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Why Google Is Disabling Kids' Gmail Accounts 228

Posted by timothy
from the handicapping-them-was-considered-gauche dept.
theodp writes "The Washington Post's Elizabeth Flock managed to hold Google's feet to the fire and get an explanation of sorts for why it's making kids cry by disabling their Gmail accounts after years of use. Giving 12-year-olds access to Gmail — unless they are using Google Apps for Education accounts through their school — is proving to be as formidable a task for Google as making renewable energy cheaper than coal. But what about that viral 'Dear Sophie' commercial, asked Flock, in which a father creates a Gmail account for his baby daughter and uses it to send her photos, videos, and messages that chronicle her growing up? 'The implied understanding,' replied a Google spokesman, 'is that the girl in the story does not have access to the account, but that she will have access to it "someday."'"
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Why Google Is Disabling Kids' Gmail Accounts

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  • Who's fault is it? (Score:5, Interesting)

    by sidthegeek (626567) on Sunday December 18, 2011 @04:49PM (#38418864)
    Is it Google's fault? Or COPPA's? Or both?
    • by Anonymous Coward on Sunday December 18, 2011 @04:54PM (#38418886)
      Children shouldn't be on the internet anyway. They should be readin the bible.
      • by martin-boundary (547041) on Sunday December 18, 2011 @05:11PM (#38418970)
        No need. There's an app for that.
      • Re: (Score:2, Insightful)

        As an atheist, I wholeheartedly support this idea. If all kids were forced to read the entire Bible before they turn 13, and pass the exam on textual knowledge - why, that would probably do more to reduce the influence of Christianity than efforts of all the various skeptic and secular humanist groups in the country. ~

        • Re: (Score:3, Funny)

          by howardd21 (1001567)

          As an atheist, I wholeheartedly support this idea. If all kids were forced to read the entire Bible before they turn 13, and pass the exam on textual knowledge - why, that would probably do more to reduce the influence of Christianity than efforts of all the various skeptic and secular humanist groups in the country. ~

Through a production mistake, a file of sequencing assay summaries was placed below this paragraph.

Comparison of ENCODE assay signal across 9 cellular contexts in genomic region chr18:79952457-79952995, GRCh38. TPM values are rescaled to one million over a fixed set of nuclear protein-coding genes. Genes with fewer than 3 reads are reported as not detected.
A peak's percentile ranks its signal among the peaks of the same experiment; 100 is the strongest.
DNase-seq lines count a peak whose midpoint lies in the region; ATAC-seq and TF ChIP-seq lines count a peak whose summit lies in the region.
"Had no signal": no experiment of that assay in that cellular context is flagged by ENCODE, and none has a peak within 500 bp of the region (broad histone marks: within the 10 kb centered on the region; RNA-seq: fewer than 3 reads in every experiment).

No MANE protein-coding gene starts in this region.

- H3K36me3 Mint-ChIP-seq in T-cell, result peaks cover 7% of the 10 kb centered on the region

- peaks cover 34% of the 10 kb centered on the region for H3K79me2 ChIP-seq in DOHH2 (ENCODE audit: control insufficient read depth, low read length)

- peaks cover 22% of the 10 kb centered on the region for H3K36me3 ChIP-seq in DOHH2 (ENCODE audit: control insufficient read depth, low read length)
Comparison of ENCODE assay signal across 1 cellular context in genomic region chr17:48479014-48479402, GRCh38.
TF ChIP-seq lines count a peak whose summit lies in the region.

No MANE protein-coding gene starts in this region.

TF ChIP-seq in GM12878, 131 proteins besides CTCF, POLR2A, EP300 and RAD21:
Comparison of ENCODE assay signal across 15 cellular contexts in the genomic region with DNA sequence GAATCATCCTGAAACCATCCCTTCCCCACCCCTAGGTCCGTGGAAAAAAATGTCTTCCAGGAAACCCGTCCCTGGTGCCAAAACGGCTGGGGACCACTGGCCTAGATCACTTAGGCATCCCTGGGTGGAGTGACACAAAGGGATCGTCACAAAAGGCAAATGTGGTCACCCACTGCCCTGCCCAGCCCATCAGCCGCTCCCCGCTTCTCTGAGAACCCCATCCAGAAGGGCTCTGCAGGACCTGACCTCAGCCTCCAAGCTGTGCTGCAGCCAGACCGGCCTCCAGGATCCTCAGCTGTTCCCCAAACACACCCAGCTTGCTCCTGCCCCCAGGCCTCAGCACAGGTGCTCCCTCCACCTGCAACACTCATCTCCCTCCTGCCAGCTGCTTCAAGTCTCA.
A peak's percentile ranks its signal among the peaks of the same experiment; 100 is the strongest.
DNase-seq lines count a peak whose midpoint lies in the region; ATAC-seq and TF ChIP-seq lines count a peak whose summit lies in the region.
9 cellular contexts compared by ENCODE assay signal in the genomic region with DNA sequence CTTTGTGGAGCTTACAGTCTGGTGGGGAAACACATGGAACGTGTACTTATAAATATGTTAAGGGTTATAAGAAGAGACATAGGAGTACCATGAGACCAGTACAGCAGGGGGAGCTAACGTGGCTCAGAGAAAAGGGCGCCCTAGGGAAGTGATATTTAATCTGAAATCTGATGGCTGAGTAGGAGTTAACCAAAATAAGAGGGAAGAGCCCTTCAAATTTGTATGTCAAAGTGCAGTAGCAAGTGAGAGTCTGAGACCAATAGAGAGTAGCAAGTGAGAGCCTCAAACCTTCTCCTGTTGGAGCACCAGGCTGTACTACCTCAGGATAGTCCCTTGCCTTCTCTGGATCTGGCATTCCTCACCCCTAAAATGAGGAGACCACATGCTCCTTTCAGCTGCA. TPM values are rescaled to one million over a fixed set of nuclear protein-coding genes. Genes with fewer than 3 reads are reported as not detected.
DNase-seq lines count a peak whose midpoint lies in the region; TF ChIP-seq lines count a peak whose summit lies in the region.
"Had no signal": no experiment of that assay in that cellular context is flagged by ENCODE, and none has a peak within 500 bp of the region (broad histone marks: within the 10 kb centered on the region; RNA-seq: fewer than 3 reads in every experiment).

As a christian, I would take that deal everyday. When the bible is just read, and understood in it's context to say what it says, it makes more sense than science falsely called, and much more sense than the philosophers of this world.

          • by Anonymous Coward on Monday December 19, 2011 @01:06AM (#38421434)

            I was watching Venture Bros with a friend, who is a lukewarm Christian , the other day. He was talking about Brock Samson. It went like this.

            I said "Samson, like from the Bible".
            He said "What?".
            I said "Magic Hair, Jawbone of an ass, Paid his gambling debts with foreskins?"
            He said "WHAT? That's not in the bible, you're making that shit up, right?".

            Bible stories FTW.

          • Re: (Score:2, Insightful)

            by WNight (23683)

            The bible makes sense? Sure it does. And so does the Koran, so they say. In fact, pretty much any ridiculous belief has a ton of supporters.

            Never anyone reputable though. I mean, look at the people who say that - idiots who say things like " ... science falsely called, and ...".

            I know you get brownie points for trying to convince people of the existence of the sky fairy, and most-importantly you feel like it validates your belief, but it's crap. The book, the teachings, and the institutionalized ignorance r

      • by msobkow (48369)

        Screw that! The kids should be toiling in the fields... :p